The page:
This hands-on approach is the key to developing students with the 21st-century skills that Thailand urgently needs to drive the country forward. Yet, Thai culture deems that no questions be asked to those in a higher class, such as teachers. The classroom environment is set up to enable rote learning, with students feeling threatened to question their teacher.
And, it’s not just education that is unequal in Thailand. As a Credit Suisse report named Thailand the most unequal country in the world in recent years, it noted that just 1 percent of the population owned 66.9% of the nation’s wealth.
Decharut Sukkumnoed, an economics professor at Kasetsart University, said at the root of social disparity in Thailand was insufficient and poor-quality welfare as well as unequal access to state welfare among citizens.
“Many poor people are unable to pursue their goals and improve their livelihoods because they do not get enough assistance from authorities to get good education, which is an important foundation in life.”
“Meanwhile, many middle-class people are also facing financial problems as they have to rely on expensive education and healthcare services from the private sector, because the quality of state welfare is poor.”
This was reiterated by United States-based non-profit organisation, the Borgen Project on its official website where it noted that while the government had spent 19.4% of its yearly budget on education in 2015 – the largest allocation for any one particular sector – Thailand was yet to see cumulative improvements in its schools.
“The lack of success might be the result of poorly-divided funds. Instead of distributing it equally, the government funnels a large proportion of money toward schools where students already have a high likelihood to succeed and gives less to smaller and more rural schools.”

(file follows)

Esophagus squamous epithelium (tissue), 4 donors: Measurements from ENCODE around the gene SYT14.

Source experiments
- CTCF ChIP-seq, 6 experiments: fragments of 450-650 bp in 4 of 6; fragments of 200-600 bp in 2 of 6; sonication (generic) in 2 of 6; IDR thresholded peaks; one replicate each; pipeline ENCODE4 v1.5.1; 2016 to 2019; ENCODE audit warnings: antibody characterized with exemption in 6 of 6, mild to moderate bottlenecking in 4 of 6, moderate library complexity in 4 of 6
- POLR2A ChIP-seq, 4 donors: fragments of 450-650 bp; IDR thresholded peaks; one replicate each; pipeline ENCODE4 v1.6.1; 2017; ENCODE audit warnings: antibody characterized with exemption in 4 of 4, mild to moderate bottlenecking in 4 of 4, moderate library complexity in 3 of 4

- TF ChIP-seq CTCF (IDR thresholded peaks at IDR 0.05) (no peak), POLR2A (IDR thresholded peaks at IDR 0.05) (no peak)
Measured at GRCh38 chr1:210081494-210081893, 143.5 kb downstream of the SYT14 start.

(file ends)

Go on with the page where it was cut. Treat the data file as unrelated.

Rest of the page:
As a result, schools in poor areas end up stretching their resources too thin, resulting in individual teachers often teaching multiple grades and subjects. Due to these inequalities, students in city schools historically demonstrate higher rates of improvement compared to those in rural schools.
The Borgen Project also noted that while funding inequality puts small, rural schools at a particular disadvantage, the outdated curriculum, indeed, does a disservice to all Thai schools.
But the ones suffering the most from receiving a poor-quality education – and lower English proficiency levels – are those unable to afford good quality education in Thailand where education inequality is still rampant.
Stephen Holroyd, the principal of Shrewsbury International School in Bangkok, found that elite schools continue to send their most affluent students to expensive Oxbridge and Ivy League universities in the United Kingdom and the US.
He says these internationally-educated students, in turn, are better positioned to get top jobs in Thailand, not only because of the quality education that they accessed, but also by networking with other elite foreign university students in Thailand.
As the pandemic continues to see many of Thailand’s government-funded schools staying shuttered, the effects of its youth’s education can only be hypothesized, based upon the existing factors that have affected the country for years.